Per Flores, if the aggregated amount of cash-in-lieu an agency pays to employees is more than 40% of total plan payments (total plan payments means cash-in-lieu and other plan contributions), the employer’s plan is not bona fide under the FLSA. This means the value of all plan payments must be included in the FLSA regular rate of pay. There is no bright line rule as to a percentage that will ensure an employer’s plan is bona fide. Indeed, the Ninth Circuit in Flores threw out the formerly-applicable 20% test but offered no guidance as to what the test should be. Accordingly, employers that offer cash-in-lieu should work with legal counsel to evaluate whether their plans are bona fide under the Ninth Circuit standard. If an employer’s benefits plan is not bona fide, overtime costs will undoubtedly rise since the FLSA regular rate for non-exempt employees will increase.

Willfulness

Now that Flores is final, the current Ninth Circuit standard on willfulness is the following: in the words of the Court, an employer’s violation of the FLSA is willful when the employer is “on notice of its FLSA requirements, yet [takes] no affirmative action to assure compliance with them.”  A willful violation subjects an employer to liability for three years of back pay (instead of two). This “willfulness” standard places a burden on employers who have any awareness of their FLSA obligations to be proactive in their FLSA compliance efforts. We recommend employers work with legal counsel to ensure sufficient active steps to achieve FLSA compliance are taken and – importantly – documented on a regular basis.

Final Thoughts

The Flores decision illustrates the challenge of FLSA compliance for employers. The FLSA was enacted 79 years ago and the statute and the Department of Labor regulations and interpretations have not kept pace with the realities of the twenty-first-century workplace, such as payments to employees for opting out of health insurance. This is especially true in the public sector, where employers have a myriad of different types of employees and pay requirements. In light of those challenges, the decision reiterates the importance of conducting and documenting a careful review of FLSA overtime payment practices, to not only ensure compliance, but also to prevent a willful violation and be able to prove a good faith defense.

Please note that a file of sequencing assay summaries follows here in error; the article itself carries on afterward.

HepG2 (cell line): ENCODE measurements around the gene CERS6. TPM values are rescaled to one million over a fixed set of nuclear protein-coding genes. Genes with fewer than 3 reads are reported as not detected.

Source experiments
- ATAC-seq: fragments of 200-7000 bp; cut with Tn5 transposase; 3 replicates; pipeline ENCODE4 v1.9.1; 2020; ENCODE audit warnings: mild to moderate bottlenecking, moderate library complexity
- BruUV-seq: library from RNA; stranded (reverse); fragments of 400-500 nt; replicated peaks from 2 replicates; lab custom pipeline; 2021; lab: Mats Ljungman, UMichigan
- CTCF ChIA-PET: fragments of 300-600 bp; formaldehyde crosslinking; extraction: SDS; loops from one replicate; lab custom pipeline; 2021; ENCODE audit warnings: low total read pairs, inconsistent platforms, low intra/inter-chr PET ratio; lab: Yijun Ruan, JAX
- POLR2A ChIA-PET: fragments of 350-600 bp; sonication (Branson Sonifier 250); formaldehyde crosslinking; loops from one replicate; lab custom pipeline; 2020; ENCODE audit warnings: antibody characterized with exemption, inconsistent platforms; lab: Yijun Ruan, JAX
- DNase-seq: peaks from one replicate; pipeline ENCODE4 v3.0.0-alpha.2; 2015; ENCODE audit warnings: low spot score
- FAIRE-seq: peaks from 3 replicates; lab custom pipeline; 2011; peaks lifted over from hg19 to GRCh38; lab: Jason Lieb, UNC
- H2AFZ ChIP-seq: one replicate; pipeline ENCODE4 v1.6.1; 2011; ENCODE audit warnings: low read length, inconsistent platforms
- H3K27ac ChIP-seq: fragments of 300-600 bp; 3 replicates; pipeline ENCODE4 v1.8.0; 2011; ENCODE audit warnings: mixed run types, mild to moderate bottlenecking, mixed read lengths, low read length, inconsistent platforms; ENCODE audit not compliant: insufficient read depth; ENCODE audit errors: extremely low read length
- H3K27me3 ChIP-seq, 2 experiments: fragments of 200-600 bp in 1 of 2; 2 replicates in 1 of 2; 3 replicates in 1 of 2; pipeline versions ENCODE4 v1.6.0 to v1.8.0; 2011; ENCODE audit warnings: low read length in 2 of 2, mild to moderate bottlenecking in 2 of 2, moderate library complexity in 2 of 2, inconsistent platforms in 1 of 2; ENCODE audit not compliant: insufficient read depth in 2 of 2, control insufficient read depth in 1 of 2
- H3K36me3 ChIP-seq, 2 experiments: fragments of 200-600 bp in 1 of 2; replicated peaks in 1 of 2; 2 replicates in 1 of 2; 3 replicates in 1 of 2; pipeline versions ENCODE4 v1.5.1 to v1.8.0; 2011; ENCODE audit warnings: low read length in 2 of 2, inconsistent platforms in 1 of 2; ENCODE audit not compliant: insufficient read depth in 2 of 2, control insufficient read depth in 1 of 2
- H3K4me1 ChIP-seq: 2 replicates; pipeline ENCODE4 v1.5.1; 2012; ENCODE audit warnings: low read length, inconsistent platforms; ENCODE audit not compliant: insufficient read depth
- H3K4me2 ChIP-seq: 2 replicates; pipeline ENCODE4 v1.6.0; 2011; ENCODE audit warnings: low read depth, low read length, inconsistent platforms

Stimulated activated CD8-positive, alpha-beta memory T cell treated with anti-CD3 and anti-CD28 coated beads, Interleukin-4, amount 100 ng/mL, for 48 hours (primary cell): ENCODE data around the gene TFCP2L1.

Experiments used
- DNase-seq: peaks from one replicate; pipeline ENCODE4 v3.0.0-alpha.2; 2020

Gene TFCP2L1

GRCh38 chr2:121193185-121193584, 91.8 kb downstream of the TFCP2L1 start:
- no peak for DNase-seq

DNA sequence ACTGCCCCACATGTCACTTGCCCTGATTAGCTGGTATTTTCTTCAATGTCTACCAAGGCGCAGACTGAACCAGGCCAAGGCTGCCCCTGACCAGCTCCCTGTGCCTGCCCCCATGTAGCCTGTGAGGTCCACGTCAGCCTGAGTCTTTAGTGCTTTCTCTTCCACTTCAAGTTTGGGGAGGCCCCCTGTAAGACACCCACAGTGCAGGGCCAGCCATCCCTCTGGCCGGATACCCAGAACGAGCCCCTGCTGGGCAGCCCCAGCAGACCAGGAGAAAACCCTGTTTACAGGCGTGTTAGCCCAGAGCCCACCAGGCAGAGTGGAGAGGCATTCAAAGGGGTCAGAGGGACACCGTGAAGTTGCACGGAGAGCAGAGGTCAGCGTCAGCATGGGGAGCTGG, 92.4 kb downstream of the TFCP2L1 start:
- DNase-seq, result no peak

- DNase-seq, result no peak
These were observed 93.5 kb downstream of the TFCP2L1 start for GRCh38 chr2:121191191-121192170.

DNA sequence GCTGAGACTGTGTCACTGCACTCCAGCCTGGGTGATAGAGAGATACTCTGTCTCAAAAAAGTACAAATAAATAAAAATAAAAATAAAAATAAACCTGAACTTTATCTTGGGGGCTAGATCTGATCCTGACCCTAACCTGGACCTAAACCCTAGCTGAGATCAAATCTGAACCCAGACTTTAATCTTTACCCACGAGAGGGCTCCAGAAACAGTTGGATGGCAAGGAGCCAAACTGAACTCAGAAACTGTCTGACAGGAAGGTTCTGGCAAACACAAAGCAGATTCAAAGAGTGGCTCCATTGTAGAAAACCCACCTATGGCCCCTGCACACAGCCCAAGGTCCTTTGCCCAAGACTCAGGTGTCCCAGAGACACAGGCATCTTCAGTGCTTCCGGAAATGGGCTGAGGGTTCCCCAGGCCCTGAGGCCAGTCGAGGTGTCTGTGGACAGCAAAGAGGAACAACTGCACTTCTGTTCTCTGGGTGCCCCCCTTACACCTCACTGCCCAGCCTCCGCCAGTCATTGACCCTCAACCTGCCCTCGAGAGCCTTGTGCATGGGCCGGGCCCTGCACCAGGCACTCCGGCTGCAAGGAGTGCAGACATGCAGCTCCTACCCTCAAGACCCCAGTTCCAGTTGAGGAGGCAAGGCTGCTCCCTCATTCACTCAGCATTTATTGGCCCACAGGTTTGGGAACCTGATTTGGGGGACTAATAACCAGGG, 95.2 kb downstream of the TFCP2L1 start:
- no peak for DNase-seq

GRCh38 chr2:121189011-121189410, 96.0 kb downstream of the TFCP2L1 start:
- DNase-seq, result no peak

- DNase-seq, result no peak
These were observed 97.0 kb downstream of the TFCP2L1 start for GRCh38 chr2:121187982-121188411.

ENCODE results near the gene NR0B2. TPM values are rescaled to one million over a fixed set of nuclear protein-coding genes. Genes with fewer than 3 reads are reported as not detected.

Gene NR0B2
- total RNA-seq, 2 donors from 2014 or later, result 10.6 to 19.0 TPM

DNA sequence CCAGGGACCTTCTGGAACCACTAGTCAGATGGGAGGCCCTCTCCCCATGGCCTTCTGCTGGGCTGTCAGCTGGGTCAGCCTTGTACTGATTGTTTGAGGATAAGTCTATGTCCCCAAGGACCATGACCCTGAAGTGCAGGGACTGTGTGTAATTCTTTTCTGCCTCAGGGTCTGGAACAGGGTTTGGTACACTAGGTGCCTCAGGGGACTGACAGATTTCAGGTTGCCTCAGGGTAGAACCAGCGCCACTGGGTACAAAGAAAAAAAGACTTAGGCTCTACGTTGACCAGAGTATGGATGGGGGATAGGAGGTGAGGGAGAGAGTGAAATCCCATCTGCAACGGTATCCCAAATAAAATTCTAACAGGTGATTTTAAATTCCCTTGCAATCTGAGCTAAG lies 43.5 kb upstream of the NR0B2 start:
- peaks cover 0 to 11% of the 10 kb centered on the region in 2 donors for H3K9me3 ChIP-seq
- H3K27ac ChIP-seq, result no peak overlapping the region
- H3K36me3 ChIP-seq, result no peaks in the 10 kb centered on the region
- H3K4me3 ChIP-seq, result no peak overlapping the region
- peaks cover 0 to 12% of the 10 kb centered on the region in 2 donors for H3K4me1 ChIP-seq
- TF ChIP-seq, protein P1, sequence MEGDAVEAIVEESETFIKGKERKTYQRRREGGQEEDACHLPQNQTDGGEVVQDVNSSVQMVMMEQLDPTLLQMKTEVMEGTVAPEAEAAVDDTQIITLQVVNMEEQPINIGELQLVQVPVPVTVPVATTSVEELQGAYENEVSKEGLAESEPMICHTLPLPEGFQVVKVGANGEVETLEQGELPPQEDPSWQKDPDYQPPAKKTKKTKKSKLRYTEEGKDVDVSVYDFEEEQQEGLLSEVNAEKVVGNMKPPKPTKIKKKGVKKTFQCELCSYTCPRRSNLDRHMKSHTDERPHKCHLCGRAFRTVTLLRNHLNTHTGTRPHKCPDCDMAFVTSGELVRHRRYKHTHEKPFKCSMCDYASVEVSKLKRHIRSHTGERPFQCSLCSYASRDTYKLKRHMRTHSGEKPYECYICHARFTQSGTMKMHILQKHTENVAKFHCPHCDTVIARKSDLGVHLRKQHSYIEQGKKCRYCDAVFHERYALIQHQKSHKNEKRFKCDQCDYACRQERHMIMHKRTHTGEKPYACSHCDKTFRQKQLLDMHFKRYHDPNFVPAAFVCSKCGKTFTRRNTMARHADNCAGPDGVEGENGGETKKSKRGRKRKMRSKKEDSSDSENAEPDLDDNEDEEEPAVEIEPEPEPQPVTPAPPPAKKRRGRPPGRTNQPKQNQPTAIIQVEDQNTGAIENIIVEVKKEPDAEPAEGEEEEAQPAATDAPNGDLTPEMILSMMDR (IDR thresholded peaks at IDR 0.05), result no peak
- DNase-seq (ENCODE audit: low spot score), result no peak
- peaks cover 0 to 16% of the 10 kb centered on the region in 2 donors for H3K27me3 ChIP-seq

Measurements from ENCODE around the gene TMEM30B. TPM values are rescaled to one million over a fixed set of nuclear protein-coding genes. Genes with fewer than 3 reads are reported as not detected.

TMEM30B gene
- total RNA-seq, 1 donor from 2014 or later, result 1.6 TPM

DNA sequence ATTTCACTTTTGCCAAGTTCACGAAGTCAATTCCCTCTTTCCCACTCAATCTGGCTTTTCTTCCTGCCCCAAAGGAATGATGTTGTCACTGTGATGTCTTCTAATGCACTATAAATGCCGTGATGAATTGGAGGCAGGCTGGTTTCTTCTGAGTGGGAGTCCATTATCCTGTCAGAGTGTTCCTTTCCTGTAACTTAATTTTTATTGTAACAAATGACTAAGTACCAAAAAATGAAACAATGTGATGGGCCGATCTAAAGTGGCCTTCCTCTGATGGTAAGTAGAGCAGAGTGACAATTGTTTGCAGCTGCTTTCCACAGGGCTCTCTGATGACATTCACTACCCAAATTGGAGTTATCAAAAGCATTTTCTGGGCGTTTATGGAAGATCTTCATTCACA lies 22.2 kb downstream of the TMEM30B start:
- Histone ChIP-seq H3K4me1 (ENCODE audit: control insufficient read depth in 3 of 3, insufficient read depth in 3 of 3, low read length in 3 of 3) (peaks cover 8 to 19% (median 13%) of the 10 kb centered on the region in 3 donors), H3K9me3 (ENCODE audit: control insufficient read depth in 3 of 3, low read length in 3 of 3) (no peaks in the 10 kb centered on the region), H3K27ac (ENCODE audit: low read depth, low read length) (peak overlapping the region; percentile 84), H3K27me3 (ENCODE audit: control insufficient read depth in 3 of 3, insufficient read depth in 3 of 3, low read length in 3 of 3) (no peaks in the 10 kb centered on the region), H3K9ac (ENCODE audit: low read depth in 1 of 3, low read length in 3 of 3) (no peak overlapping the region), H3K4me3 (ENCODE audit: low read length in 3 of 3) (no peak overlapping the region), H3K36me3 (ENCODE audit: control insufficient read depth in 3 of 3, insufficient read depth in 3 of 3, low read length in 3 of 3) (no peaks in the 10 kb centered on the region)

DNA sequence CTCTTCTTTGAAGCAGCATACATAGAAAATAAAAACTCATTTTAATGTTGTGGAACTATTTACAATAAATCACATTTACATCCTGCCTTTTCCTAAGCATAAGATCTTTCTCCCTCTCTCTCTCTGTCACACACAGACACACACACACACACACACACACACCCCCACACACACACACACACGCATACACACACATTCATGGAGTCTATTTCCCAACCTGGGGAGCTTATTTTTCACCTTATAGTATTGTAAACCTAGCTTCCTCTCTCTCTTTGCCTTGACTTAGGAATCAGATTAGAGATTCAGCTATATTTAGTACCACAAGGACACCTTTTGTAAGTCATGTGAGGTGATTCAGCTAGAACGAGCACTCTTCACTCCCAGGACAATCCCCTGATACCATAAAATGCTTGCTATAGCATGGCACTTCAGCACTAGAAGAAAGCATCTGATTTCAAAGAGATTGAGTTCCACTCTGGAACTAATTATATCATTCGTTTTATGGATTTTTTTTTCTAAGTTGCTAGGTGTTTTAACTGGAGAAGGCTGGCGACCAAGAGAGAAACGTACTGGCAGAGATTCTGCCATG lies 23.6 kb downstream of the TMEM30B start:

LCW-WebinarLCW Webinar: The Flores Decision is Here to Stay – What Do California Public Employers Need to Know?

Join us for a webinar, as our wage and hour experts will discuss the significance of this decision and the way it will impact California’s public employers.

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Tips from the Table: Negotiations: The Timing and Order of Settlements

Posted in Labor Relations, Negotiations

We are excited to continue our video series – Tips from the Table. In these monthly videos, members of LCW’s Labor Relations and Collective Bargaining practice group will provide various tips that can be implemented at your bargaining tables. We hope that you will find these clips informative and helpful in your negotiations.

It’s (Almost) Summertime, but the Livin’ is not Always Easy for Employers

Posted in Employment

SummerMany kids and adults alike look forward to summer all year. Summer means longer days, more ice cream, and no school. However, summer can also mean challenges for employers. Though the issues discussed below can come up any time of year, employers often find that they crop up more frequently during the summer months. The tips below will help employers get ahead of potential problems, and make summer feel like a day at the beach.

  1. Dress Codes

As the weather gets warmer, employees may be tempted to wear clothing and shoes that are not appropriate for the workplace. Therefore, now is the time to review and update your agency’s dress code or create a written policy governing employee dress if one is not already in place.